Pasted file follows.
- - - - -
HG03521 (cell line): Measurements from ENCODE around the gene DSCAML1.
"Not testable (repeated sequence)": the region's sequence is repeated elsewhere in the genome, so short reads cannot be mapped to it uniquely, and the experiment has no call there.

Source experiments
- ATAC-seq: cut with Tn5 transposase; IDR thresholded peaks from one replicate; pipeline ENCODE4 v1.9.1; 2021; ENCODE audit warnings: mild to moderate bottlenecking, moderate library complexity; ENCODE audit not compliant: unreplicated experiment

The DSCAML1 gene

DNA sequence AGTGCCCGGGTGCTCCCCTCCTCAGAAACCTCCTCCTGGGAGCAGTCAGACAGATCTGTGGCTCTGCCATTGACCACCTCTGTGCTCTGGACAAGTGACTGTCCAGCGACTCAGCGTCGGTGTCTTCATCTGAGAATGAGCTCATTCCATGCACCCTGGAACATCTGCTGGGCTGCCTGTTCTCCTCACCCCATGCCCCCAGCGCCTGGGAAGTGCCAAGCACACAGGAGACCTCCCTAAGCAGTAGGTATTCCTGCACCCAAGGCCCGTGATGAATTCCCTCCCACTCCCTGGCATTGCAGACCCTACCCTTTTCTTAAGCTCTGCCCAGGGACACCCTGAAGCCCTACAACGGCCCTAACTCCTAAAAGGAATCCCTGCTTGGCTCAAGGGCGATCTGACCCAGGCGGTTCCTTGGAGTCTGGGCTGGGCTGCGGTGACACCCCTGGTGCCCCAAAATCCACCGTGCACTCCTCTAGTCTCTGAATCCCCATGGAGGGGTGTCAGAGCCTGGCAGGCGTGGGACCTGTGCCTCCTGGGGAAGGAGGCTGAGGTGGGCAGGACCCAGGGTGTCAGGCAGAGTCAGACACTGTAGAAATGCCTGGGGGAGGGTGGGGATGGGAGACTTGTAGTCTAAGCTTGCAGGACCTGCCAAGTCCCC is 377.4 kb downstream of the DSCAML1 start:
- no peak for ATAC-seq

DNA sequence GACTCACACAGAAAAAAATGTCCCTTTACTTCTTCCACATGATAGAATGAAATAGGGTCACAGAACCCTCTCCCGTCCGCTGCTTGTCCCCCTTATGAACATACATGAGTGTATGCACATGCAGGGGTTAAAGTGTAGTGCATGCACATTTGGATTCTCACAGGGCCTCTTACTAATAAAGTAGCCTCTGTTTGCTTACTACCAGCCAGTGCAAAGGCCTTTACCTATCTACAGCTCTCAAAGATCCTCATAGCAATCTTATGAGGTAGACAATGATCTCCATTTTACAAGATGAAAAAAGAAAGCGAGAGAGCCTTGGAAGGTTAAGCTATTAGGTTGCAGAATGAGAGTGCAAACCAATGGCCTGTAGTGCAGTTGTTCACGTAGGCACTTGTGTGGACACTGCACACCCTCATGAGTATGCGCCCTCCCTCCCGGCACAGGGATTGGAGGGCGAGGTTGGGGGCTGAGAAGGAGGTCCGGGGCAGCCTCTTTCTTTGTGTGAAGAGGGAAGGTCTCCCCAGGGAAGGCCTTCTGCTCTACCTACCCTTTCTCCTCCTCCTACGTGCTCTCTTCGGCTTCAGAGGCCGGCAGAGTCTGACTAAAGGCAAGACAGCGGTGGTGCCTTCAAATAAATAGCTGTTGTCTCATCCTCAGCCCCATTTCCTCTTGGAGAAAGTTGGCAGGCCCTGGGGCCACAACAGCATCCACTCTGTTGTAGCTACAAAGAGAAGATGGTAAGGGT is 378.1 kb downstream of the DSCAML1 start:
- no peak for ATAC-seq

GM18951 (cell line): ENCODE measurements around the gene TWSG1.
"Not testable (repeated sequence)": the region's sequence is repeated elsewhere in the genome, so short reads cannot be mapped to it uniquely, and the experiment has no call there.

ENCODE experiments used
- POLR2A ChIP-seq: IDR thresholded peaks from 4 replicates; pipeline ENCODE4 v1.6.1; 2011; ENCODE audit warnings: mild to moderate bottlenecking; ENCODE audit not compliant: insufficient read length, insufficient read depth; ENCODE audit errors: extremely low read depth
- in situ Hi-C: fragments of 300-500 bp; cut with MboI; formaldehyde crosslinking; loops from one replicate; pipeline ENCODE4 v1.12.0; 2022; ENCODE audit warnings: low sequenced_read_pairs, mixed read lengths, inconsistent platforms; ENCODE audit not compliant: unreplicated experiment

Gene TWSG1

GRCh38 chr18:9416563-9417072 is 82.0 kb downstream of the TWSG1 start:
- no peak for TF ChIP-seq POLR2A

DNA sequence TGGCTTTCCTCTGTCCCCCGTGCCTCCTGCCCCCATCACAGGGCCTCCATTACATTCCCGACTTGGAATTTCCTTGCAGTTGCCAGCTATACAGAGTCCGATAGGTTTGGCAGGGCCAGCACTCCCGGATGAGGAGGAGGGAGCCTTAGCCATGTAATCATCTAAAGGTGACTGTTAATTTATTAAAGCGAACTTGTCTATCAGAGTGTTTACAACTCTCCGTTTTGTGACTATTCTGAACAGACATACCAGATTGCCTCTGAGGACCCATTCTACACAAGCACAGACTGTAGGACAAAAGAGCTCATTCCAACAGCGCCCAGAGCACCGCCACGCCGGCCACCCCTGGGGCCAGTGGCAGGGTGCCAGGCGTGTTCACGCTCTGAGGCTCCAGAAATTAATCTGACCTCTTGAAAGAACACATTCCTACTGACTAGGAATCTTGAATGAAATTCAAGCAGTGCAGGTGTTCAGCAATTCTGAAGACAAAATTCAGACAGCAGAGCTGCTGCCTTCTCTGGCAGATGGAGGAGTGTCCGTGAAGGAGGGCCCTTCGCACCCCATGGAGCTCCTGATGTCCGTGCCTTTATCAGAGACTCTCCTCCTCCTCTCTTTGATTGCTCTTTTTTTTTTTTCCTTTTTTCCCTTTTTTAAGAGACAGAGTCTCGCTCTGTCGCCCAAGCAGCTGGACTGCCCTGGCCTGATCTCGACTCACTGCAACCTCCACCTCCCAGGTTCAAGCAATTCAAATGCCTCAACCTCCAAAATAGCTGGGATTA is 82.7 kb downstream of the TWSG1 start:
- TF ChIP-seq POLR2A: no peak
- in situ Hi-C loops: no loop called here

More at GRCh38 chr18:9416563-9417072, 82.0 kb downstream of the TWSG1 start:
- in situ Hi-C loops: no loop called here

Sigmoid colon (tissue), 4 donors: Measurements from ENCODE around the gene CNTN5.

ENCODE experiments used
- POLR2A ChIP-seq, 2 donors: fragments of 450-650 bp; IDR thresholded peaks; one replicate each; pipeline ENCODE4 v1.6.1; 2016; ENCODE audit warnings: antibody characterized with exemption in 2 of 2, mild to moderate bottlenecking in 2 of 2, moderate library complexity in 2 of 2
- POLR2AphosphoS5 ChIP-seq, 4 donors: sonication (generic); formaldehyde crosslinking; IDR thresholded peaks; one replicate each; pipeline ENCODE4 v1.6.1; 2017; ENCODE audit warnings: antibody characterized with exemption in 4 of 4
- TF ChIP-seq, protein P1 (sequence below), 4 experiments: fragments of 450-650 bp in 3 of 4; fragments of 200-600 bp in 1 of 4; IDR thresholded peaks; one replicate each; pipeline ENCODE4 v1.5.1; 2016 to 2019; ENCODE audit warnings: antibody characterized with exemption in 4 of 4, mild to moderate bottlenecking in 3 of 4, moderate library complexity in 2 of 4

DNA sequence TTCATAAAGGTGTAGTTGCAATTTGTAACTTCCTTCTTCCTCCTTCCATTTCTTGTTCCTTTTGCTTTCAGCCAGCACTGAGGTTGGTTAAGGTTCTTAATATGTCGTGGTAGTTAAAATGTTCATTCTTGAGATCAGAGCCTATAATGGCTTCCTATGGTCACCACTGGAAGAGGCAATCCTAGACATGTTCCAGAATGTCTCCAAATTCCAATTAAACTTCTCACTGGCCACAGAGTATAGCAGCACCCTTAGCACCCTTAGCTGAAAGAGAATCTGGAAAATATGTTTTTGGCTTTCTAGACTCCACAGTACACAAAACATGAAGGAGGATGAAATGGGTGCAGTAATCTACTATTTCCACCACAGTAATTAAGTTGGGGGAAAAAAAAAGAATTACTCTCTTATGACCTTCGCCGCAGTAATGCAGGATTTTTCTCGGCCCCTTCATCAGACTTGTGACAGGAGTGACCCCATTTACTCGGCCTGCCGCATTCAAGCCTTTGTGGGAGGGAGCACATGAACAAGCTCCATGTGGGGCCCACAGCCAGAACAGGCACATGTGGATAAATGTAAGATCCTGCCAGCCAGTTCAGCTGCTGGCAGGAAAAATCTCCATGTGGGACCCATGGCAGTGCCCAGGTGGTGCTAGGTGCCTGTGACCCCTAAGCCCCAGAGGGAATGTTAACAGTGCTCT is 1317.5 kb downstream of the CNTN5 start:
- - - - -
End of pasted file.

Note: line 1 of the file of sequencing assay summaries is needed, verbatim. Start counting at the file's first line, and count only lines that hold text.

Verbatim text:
HG03521 (cell line): Measurements from ENCODE around the gene DSCAML1.